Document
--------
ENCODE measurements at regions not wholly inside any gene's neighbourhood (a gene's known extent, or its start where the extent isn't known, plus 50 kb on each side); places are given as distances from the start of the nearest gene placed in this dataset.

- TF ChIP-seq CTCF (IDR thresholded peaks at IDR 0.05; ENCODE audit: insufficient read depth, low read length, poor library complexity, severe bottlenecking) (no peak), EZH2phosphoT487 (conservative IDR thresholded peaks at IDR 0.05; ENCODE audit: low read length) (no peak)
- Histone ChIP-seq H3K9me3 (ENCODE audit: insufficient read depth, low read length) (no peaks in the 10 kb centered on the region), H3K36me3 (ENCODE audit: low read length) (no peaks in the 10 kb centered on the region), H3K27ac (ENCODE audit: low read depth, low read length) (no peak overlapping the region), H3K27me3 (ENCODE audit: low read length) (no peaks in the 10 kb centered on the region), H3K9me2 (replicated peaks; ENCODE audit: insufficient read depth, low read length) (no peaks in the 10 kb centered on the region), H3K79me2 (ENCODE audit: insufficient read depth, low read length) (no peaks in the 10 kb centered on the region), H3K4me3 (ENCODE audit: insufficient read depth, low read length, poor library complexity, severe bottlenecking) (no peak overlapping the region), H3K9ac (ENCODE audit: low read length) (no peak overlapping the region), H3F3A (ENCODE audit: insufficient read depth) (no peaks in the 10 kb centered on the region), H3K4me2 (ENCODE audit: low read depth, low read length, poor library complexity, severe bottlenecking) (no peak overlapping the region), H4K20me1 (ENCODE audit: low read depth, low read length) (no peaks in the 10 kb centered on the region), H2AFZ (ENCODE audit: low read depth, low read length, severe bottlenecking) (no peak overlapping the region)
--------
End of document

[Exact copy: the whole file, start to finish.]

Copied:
ENCODE measurements at regions not wholly inside any gene's neighbourhood (a gene's known extent, or its start where the extent isn't known, plus 50 kb on each side); places are given as distances from the start of the nearest gene placed in this dataset.

- TF ChIP-seq CTCF (IDR thresholded peaks at IDR 0.05; ENCODE audit: insufficient read depth, low read length, poor library complexity, severe bottlenecking) (no peak), EZH2phosphoT487 (conservative IDR thresholded peaks at IDR 0.05; ENCODE audit: low read length) (no peak)
- Histone ChIP-seq H3K9me3 (ENCODE audit: insufficient read depth, low read length) (no peaks in the 10 kb centered on the region), H3K36me3 (ENCODE audit: low read length) (no peaks in the 10 kb centered on the region), H3K27ac (ENCODE audit: low read depth, low read length) (no peak overlapping the region), H3K27me3 (ENCODE audit: low read length) (no peaks in the 10 kb centered on the region), H3K9me2 (replicated peaks; ENCODE audit: insufficient read depth, low read length) (no peaks in the 10 kb centered on the region), H3K79me2 (ENCODE audit: insufficient read depth, low read length) (no peaks in the 10 kb centered on the region), H3K4me3 (ENCODE audit: insufficient read depth, low read length, poor library complexity, severe bottlenecking) (no peak overlapping the region), H3K9ac (ENCODE audit: low read length) (no peak overlapping the region), H3F3A (ENCODE audit: insufficient read depth) (no peaks in the 10 kb centered on the region), H3K4me2 (ENCODE audit: low read depth, low read length, poor library complexity, severe bottlenecking) (no peak overlapping the region), H4K20me1 (ENCODE audit: low read depth, low read length) (no peaks in the 10 kb centered on the region), H2AFZ (ENCODE audit: low read depth, low read length, severe bottlenecking) (no peak overlapping the region)